The state will enforce a licensing system for disposal of WEEP. The environmental protection departments of local governments at the districted municipality (? Should “districted municipality” be clarified or simplified?)level will examine and approve the qualifications of disposal enterprises as set forth in written applications and supporting materials (arts. 6 & 24). Waste recovery operators who intend to engage in the disposal of the waste products must have the stipulated qualifications; those without such qualifications must deliver the products to qualified disposal enterprises for handling (art. 12, para. 2). Potential licensees must have the suitable WEEP treatment facilities; have appropriate plans for the use or disposal of the products that cannot be completely treated; have sorting, packing, and other equipment suited for the treated products; and have relevant safety, quality, and environmental protection professional technical personnel (art. 23).

Any recycled products sold after repair or restoration must conform to mandatory requirements of national technical norms guaranteeing human health and safety of the person and of property. In addition, the label “second-hand good” must be affixed in a prominent position (art. 12, para. 3, in part).

Asset write-offs are available to work units of government agencies, social organizations, enterprises, and institutions that deliver the waste products to qualified disposal enterprises for handling. The formalities are to be carried out according to the relevant provisions (art. 13). Disposal enterprises, the Regulations stipulate, will enjoy preferential tax treatment (art. 18).

Disposal enterprises are to have a daily environmental monitoring system for the waste product treatment; establish a database on the waste products and report the data and relevant information to the local environmental agency; and retain the basic data for at least three years (art. 17). Provincial-level environmental protection departments, in consultation with the NDRC, MEP, and MIIT departments at the same level, are responsible for drawing up WEEP disposal regional development plans and reporting them to the MEP for the record. The Regulations also state that the local governments should include in their city and county planning infrastructure construction for WEEP recycling (art. 21). With the approval of the provincial-level government, moreover, centralized WEEP disposal centers may be established (art. 34).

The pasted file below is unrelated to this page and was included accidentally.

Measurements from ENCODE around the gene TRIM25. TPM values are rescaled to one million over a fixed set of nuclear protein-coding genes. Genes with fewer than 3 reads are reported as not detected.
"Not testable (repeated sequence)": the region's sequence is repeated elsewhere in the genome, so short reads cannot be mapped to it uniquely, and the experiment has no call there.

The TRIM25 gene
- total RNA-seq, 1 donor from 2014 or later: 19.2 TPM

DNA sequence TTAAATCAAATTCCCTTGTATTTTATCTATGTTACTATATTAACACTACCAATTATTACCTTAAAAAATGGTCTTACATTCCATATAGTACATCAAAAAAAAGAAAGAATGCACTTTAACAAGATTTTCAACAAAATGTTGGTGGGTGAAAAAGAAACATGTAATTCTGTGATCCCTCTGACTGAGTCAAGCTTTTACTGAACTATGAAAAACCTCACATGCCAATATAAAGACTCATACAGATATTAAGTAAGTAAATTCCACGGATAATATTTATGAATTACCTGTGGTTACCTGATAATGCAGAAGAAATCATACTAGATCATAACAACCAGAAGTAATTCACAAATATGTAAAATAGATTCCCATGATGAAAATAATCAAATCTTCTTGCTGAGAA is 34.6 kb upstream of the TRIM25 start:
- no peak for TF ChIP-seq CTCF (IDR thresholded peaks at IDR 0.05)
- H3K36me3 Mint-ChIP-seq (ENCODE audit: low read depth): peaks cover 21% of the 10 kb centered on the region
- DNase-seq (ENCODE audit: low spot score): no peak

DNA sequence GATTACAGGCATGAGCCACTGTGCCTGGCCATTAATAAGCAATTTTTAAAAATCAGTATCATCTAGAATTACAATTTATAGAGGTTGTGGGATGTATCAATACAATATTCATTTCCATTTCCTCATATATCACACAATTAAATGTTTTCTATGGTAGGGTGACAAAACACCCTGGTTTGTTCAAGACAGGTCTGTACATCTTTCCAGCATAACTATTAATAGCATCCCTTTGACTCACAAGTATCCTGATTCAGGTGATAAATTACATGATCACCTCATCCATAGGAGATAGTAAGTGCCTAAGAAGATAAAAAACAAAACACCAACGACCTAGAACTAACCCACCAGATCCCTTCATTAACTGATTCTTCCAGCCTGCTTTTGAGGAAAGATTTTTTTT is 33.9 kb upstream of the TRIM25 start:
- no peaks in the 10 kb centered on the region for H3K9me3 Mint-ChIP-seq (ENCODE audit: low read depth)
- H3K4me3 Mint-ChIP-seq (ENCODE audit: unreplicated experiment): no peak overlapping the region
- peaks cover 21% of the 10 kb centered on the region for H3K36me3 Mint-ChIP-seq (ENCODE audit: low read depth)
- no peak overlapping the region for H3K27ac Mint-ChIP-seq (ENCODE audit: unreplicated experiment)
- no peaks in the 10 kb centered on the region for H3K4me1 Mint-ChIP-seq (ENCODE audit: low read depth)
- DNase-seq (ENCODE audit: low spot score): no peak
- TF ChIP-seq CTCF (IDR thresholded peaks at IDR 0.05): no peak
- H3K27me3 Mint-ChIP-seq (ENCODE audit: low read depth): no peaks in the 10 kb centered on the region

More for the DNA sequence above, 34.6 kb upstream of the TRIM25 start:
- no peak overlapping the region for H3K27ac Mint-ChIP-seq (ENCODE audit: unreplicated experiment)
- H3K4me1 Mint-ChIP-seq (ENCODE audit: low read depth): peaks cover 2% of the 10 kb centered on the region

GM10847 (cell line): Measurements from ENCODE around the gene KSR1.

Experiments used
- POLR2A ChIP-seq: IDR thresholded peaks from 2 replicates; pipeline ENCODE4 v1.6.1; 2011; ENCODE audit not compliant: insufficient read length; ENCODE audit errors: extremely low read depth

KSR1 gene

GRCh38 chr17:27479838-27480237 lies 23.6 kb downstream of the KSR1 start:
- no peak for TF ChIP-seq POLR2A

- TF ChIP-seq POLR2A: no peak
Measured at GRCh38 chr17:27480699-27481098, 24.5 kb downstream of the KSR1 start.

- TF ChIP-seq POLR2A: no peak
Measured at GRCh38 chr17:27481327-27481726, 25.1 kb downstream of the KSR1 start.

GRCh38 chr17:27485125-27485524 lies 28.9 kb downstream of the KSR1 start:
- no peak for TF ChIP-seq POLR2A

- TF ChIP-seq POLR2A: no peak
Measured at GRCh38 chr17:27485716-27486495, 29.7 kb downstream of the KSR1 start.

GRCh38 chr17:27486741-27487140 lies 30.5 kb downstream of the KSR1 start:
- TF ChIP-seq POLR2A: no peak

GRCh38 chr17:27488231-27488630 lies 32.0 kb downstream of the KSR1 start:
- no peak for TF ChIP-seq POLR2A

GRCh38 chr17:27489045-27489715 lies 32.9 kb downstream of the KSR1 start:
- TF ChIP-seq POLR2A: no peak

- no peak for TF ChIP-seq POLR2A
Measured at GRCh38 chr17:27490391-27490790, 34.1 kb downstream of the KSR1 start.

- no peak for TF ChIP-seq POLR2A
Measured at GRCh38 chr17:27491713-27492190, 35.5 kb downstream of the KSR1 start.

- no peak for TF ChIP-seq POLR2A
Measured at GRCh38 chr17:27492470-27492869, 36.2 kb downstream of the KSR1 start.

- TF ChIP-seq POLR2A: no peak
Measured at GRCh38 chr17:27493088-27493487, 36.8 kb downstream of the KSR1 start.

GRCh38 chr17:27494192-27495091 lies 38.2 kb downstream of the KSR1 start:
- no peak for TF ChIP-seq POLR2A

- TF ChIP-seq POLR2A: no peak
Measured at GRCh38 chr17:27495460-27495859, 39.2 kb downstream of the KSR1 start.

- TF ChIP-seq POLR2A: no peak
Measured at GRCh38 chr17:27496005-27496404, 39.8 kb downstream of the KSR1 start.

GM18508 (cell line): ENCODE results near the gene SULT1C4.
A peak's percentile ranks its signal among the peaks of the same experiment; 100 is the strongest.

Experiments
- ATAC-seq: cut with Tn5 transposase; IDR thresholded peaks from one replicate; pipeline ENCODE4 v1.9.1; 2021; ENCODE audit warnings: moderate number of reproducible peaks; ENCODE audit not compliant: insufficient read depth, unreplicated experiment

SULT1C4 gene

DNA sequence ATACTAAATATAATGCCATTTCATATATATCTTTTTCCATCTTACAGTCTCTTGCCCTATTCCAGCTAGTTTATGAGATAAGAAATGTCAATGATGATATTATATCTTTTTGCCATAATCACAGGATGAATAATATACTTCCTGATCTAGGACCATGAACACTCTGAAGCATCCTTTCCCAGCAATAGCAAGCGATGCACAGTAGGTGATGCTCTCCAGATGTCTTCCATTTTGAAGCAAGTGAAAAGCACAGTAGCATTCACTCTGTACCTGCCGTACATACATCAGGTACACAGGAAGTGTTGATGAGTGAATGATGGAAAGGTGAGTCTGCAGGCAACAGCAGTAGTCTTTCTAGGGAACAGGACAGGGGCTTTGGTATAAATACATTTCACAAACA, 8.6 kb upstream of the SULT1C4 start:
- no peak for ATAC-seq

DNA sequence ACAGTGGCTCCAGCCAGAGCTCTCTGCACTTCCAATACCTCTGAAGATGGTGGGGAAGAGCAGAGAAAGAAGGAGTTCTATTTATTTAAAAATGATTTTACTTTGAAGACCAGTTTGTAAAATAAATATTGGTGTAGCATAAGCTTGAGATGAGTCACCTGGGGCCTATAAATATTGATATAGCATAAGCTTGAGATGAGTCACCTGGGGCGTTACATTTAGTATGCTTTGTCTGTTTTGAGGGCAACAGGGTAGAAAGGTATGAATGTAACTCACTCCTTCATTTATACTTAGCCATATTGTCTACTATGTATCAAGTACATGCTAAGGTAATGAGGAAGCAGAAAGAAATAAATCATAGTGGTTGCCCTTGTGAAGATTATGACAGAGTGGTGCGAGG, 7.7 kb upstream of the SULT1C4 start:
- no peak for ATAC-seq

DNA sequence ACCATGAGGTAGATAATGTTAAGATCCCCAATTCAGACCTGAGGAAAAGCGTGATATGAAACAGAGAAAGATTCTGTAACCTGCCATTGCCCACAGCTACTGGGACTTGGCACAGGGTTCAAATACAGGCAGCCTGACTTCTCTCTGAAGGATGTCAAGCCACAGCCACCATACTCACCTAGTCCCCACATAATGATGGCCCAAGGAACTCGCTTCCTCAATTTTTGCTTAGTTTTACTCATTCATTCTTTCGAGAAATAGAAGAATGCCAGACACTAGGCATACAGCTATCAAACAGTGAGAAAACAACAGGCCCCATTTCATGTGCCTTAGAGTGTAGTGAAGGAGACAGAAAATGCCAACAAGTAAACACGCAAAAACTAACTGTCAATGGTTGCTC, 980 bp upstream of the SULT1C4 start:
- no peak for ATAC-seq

The liability provisions (arts. 27-33) of the Regulations cover, among other punishments, penalties for: the failure to supply – on the domestic or imported electric and electronic products or in their product manuals – information on toxic or hazardous substance content or recycling directions; engaging in WEEP disposal without having obtained the requisite qualifications; applying state-declared obsolete WEEP disposal technology and processes; and causing environmental pollution through WEEP disposal (arts. 27-30).

On October 9, 2008, the MIIT had issued the Procedures for Formulating Key Management Catalogs with Respect to Electronic Information Product Pollution Control (for a bilingual Chine
se-English text, see CHINA ENVIRONMENTAL LAW,
(last visited Apr. 17, 2009; see also MIIT website, (last visited Apr. 17, 2009).) The Procedures implement the Measures for Administration of Electronic Information Product Pollution Control (in force on Mar. 1, 2007). (Dianzi xinxi chanpin wuran kongzhi guanli banfa, China Legal Publicity website, (last visited Apr. 20, 2009); for an English translation, see Chinalawinfo online subscription database, (last visited Apr. 20, 2009).) The new Regulations are said to overlap “to some extent” with these Measures. (The China WEEE Post, supra.)